room. Similar to a FMS in an airplane, the engineers can bring up screens that display the status of multiple
subsystems, such as power generation, power distribution, fuel or ballast. The screens also allow control of the
respective systems, at least for routine functions.
An Azipod viewed from inside the Azipod compartment. The dark blue ring is the top of the
turret that supports rotation of the Azipod; the blue motor on the left is one of the two motors that drive the
rotation; the top of the other one can be seen next to the red fire extinguisher.
The Enterprise’s stern when in dry dock in 2018, looking aft. The two Azipods are clearly
visible; the propellers are at the front as they “pull”. Picture (c) HMS Enterprise.
HMS Enterprise, Royal Navy
A view onto the quarterdeck. The pi-shaped structure is the A-frame, tilted completely
forward. The large red balloons are fenders, they are put between the ship and the harbor wall (or another ship)
when docked. To the left of the left A-frame vertical strut is one of the Mk 44 miniguns.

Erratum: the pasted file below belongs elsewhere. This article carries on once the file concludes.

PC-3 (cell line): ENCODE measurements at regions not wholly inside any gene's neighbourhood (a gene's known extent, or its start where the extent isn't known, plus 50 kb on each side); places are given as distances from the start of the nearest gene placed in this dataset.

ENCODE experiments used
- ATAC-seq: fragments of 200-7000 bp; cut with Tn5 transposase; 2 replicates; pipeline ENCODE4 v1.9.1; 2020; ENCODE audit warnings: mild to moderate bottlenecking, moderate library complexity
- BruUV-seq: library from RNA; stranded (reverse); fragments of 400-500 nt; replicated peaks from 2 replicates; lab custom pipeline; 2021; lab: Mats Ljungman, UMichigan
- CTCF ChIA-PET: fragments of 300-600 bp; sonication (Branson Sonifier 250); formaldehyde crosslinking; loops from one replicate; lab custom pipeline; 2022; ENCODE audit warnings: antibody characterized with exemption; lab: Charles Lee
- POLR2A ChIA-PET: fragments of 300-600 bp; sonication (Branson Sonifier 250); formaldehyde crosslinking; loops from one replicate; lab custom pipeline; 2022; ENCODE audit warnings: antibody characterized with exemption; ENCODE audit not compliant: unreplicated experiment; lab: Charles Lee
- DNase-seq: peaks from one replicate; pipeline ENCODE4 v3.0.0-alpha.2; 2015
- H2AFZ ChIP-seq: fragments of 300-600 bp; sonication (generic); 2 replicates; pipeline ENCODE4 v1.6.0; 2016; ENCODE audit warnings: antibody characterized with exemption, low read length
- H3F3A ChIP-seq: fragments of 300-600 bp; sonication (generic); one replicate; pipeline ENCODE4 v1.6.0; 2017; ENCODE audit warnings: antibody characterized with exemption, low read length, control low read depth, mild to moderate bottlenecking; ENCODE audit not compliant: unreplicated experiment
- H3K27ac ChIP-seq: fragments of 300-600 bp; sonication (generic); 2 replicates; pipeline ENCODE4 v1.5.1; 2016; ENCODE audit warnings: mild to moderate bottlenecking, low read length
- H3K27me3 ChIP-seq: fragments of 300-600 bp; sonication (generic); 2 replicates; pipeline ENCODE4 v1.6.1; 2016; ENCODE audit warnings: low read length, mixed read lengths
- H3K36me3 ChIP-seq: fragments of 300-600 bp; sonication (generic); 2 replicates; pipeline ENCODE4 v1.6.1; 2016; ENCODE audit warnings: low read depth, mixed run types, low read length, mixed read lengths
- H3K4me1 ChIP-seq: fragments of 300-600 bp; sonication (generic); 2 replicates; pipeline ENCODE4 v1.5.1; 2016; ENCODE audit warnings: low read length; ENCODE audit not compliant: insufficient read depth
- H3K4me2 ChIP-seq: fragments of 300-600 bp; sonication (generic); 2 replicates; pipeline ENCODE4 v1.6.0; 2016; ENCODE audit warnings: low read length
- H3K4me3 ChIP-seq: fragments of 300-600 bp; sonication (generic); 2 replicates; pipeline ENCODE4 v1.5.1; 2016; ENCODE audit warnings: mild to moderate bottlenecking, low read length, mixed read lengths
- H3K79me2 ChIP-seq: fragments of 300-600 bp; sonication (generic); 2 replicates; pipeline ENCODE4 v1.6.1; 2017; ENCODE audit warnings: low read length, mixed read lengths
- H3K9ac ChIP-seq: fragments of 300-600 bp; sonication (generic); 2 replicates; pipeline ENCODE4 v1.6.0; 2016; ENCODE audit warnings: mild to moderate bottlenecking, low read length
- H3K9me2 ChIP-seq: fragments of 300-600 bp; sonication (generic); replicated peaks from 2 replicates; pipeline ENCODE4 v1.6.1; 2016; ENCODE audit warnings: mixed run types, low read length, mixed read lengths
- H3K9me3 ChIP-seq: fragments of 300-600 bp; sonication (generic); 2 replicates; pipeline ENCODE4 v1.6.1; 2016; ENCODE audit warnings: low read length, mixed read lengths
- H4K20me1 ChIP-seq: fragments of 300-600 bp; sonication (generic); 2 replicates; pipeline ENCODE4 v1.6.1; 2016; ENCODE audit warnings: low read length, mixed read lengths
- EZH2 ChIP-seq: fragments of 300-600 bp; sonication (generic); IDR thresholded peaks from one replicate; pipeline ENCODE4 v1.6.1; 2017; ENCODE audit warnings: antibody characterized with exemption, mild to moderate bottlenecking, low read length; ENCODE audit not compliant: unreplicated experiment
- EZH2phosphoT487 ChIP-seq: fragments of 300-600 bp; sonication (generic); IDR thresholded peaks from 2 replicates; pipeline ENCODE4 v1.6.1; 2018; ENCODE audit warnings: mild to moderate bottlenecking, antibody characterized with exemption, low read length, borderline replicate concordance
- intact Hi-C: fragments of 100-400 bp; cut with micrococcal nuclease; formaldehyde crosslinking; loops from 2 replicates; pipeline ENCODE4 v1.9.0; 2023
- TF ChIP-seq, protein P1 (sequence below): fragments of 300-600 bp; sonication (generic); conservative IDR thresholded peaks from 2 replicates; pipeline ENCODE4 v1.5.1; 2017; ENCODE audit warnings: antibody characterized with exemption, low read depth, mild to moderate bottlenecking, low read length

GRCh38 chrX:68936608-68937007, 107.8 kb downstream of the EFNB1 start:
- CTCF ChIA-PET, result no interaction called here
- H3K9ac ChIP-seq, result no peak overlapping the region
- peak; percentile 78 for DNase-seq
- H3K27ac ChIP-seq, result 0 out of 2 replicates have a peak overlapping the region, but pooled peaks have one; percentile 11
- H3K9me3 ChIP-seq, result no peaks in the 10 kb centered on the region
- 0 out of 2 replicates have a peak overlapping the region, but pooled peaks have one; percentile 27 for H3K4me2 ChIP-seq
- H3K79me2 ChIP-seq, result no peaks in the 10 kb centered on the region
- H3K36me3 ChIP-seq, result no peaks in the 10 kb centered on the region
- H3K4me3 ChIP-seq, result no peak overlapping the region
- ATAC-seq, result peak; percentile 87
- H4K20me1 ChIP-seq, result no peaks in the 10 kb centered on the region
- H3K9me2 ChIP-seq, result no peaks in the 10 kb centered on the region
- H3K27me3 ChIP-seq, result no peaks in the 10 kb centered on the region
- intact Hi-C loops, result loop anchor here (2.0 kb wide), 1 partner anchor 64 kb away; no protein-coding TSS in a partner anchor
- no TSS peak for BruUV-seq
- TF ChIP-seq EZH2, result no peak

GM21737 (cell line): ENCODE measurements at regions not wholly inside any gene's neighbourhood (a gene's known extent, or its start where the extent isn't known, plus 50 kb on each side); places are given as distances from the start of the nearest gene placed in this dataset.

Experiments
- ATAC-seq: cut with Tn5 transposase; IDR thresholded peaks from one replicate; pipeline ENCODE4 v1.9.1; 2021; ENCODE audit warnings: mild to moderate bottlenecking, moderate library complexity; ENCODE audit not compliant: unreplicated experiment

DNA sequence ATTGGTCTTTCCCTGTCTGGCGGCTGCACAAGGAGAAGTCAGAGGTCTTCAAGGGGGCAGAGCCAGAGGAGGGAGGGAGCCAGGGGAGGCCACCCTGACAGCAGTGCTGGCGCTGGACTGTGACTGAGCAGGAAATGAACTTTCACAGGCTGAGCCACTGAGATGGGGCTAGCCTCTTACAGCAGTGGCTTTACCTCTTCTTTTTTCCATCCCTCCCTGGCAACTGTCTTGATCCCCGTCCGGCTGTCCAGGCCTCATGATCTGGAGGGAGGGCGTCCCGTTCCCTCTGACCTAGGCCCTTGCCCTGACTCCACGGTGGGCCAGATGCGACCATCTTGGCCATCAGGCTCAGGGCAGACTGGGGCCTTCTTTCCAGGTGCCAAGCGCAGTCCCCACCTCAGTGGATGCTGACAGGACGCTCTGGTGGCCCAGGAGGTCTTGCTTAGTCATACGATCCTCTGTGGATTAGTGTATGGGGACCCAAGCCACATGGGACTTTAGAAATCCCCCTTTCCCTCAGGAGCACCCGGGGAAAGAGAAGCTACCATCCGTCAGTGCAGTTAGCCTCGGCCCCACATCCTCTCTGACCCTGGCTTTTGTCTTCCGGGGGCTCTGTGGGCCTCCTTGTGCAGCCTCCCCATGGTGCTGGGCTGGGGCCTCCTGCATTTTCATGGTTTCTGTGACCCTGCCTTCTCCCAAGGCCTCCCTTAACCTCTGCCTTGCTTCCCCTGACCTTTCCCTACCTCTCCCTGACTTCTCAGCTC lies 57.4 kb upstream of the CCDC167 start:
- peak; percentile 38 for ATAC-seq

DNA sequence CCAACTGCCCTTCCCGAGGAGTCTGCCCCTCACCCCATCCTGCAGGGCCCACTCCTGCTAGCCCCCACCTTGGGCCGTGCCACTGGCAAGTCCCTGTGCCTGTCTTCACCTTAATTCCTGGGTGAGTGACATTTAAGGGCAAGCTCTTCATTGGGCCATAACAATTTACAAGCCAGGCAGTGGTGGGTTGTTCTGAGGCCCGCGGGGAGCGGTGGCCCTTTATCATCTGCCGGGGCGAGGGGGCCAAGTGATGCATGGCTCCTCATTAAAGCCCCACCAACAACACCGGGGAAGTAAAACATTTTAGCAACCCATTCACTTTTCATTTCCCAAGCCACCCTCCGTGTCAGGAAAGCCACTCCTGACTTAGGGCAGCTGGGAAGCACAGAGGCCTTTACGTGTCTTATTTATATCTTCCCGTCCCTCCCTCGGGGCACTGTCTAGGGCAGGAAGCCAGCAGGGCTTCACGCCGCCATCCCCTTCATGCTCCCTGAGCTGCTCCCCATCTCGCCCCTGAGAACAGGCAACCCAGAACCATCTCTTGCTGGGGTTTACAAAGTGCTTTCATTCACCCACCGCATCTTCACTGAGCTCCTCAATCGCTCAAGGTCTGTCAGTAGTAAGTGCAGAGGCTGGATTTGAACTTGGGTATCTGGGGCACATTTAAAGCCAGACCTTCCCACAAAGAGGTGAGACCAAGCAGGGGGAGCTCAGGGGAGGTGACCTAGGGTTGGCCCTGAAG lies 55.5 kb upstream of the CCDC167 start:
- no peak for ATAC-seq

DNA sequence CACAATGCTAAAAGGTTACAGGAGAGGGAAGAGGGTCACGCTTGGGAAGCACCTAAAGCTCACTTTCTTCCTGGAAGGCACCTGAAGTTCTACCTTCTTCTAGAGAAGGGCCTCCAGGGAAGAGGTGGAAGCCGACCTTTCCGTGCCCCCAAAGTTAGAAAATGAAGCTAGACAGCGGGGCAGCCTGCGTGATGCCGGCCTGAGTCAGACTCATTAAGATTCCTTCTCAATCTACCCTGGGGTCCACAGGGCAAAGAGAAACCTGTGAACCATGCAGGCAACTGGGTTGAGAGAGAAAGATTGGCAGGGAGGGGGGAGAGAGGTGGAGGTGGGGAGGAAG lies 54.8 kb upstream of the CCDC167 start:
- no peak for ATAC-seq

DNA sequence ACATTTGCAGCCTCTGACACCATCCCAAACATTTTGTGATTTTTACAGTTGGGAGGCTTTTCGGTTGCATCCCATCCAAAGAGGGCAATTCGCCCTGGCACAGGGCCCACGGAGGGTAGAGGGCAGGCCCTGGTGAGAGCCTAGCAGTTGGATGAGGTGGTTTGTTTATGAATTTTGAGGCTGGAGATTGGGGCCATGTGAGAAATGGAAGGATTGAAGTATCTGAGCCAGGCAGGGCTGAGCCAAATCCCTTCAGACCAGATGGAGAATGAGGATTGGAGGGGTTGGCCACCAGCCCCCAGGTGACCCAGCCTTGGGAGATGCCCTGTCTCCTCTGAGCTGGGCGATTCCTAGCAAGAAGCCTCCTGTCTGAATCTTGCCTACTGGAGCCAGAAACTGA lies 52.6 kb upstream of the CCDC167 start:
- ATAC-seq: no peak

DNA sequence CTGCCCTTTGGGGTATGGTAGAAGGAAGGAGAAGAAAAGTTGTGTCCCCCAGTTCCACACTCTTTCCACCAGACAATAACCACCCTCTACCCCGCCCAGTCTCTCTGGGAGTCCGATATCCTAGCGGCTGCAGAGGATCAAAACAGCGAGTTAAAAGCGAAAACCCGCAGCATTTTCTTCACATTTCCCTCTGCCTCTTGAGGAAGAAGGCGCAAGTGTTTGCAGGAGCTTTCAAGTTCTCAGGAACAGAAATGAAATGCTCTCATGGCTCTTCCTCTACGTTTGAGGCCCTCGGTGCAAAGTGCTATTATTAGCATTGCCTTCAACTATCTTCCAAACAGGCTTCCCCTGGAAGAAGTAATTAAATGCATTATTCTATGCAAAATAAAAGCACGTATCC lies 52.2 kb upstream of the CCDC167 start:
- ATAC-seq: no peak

Deployment of the side-scan sonar. The sonar is the rocket-shaped body attached to the
winch. The wire is routed over the A-frame, so pulling in the rope lifts the sonar. Moments later the A-frame
would be tilted aft in order to move the sonar over open water so that it could be lowered into the sea.
Spitfire, Enterprise’s little daughter, which also has a multi-beam sonar and is used for
mapping in shallow water such as ports.
The sea-boat coming back after the MOBEX exercise. The crane is ready to lift the boat up
the side of the Enterprise.
The rescue swimmer in his drysuit just after jumping into the water. The red safety line
is clearly visible. The guy on deck indicates the direction of the casualty.
A view from the bridge onto the Enterprise’s “vertrep” deck. This is intended for vertical
replenishment, in which helicopters lower cargo onto the ship; Enterprise does not have its own helicopter and the
deck is not intended to allow helicopters to land. The picture was taken on the last day when we were sailing into